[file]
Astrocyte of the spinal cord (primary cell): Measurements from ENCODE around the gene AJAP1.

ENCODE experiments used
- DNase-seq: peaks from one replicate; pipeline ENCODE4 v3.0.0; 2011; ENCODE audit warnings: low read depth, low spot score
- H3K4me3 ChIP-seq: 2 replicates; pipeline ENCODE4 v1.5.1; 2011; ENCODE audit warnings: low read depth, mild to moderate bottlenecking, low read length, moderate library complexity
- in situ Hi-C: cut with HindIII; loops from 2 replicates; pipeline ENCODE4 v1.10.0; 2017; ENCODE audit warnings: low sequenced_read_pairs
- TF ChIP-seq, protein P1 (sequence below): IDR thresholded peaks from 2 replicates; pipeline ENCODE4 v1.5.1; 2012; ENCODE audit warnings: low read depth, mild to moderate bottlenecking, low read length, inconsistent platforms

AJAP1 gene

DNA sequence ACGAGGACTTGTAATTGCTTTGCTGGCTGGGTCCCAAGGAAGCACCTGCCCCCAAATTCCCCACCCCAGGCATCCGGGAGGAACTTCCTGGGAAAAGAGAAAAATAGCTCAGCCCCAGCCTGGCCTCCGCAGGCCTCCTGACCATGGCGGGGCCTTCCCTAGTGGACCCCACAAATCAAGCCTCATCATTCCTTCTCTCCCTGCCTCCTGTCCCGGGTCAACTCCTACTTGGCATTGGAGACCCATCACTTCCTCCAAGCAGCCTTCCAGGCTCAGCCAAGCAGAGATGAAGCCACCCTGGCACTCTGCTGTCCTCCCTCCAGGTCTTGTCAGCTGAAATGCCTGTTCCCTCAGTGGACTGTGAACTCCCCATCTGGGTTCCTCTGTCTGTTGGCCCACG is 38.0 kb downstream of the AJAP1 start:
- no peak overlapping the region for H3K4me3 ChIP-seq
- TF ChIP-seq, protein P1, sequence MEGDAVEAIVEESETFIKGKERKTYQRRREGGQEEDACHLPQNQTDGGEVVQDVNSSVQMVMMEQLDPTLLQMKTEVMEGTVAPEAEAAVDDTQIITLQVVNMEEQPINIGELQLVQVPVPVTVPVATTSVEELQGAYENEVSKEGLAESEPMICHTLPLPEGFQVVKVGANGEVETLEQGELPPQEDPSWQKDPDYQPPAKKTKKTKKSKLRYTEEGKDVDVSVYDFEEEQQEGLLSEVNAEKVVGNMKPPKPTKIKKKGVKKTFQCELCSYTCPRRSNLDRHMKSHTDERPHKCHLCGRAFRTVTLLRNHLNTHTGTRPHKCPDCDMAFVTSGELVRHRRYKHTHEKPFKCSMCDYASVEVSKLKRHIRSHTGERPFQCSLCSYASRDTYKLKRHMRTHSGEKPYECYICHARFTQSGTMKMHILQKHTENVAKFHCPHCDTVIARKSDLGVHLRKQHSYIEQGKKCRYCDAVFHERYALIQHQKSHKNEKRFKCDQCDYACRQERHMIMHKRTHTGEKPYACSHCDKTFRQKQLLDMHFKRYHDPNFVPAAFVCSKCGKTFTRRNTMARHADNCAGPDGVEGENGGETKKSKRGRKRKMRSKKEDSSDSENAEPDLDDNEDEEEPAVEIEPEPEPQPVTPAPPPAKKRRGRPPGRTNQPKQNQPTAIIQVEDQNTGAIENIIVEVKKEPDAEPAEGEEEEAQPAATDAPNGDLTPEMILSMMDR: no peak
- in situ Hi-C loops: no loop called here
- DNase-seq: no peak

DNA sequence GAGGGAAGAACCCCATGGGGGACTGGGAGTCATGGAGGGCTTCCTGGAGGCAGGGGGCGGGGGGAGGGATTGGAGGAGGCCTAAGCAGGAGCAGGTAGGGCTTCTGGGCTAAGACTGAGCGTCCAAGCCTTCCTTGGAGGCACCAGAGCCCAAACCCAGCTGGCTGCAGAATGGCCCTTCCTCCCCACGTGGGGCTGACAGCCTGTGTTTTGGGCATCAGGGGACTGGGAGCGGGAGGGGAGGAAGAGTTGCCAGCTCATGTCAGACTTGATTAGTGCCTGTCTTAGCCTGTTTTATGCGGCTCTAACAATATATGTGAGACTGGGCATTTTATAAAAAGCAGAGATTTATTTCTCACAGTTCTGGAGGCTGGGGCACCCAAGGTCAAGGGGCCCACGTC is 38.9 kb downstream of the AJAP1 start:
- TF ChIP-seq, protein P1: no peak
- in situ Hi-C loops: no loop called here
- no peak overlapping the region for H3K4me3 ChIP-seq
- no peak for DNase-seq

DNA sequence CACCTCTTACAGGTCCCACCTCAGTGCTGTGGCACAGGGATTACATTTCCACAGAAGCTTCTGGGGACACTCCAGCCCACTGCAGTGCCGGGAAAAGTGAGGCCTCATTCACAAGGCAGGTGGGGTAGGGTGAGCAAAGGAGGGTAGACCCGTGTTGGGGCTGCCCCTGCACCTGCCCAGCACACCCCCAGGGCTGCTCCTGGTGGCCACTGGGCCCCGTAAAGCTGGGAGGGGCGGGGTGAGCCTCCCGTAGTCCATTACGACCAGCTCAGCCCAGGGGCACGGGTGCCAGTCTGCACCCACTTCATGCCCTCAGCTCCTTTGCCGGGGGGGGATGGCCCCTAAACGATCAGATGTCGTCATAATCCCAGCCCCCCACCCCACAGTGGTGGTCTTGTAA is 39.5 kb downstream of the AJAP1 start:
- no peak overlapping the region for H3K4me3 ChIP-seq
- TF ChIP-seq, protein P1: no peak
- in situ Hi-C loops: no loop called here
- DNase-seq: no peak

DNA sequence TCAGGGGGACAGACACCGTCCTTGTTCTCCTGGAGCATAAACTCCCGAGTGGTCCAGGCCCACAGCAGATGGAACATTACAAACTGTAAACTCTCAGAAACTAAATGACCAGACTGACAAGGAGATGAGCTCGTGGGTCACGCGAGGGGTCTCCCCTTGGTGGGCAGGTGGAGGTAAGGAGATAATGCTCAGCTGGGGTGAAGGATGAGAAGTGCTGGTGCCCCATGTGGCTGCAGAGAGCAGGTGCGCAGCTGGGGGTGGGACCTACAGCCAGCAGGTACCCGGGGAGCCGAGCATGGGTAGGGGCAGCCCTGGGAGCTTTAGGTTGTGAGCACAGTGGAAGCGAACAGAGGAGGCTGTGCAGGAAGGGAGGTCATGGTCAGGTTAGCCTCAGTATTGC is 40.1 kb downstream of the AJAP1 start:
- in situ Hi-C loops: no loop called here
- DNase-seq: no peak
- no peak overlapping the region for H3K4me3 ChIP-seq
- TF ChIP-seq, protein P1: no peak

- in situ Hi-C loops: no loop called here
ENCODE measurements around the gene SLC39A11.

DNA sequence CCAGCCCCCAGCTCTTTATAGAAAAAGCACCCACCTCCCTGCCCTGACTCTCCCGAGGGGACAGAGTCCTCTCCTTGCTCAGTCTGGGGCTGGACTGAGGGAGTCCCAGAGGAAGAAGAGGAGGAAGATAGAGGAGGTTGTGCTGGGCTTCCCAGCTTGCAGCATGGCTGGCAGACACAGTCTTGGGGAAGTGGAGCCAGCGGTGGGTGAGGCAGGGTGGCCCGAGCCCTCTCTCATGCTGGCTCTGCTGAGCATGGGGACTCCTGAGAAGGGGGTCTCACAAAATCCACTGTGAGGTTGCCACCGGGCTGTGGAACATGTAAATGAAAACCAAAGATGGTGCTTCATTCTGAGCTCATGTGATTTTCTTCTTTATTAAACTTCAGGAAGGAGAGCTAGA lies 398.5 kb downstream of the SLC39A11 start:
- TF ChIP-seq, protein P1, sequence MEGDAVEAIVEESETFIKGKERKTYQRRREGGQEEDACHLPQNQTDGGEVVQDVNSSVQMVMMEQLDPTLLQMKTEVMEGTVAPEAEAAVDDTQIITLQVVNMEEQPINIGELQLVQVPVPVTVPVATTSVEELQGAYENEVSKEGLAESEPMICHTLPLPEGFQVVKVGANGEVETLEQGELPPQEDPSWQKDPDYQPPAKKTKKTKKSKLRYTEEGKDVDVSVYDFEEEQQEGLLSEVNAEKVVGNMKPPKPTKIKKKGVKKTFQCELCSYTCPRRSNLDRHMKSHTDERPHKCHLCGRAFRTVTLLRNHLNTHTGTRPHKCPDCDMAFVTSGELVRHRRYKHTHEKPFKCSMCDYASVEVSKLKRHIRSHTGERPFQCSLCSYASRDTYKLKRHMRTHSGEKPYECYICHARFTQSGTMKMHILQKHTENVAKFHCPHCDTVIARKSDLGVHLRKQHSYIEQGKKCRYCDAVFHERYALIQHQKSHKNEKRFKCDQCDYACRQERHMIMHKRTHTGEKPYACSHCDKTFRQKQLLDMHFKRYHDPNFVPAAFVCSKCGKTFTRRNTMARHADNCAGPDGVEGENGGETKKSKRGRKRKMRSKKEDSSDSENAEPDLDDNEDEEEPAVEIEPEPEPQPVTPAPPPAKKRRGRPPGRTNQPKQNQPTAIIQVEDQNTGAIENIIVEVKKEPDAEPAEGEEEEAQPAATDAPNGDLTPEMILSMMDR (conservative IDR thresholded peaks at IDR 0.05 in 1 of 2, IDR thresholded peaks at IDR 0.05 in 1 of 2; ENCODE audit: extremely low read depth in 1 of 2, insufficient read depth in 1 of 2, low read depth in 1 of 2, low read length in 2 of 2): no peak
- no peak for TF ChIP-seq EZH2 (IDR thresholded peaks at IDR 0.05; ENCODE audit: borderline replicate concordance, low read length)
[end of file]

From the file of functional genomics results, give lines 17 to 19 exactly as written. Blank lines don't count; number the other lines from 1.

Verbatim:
- no peak for DNase-seq

DNA sequence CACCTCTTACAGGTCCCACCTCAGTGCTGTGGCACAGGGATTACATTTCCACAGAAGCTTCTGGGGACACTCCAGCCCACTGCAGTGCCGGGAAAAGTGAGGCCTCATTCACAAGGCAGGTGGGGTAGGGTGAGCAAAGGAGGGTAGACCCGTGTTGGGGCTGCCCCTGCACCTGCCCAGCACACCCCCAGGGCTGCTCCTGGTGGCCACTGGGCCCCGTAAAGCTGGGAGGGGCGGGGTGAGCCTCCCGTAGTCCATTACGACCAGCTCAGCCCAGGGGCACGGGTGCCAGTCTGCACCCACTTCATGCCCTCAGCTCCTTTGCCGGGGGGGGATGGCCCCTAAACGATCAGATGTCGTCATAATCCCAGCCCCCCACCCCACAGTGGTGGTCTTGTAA is 39.5 kb downstream of the AJAP1 start:
- no peak overlapping the region for H3K4me3 ChIP-seq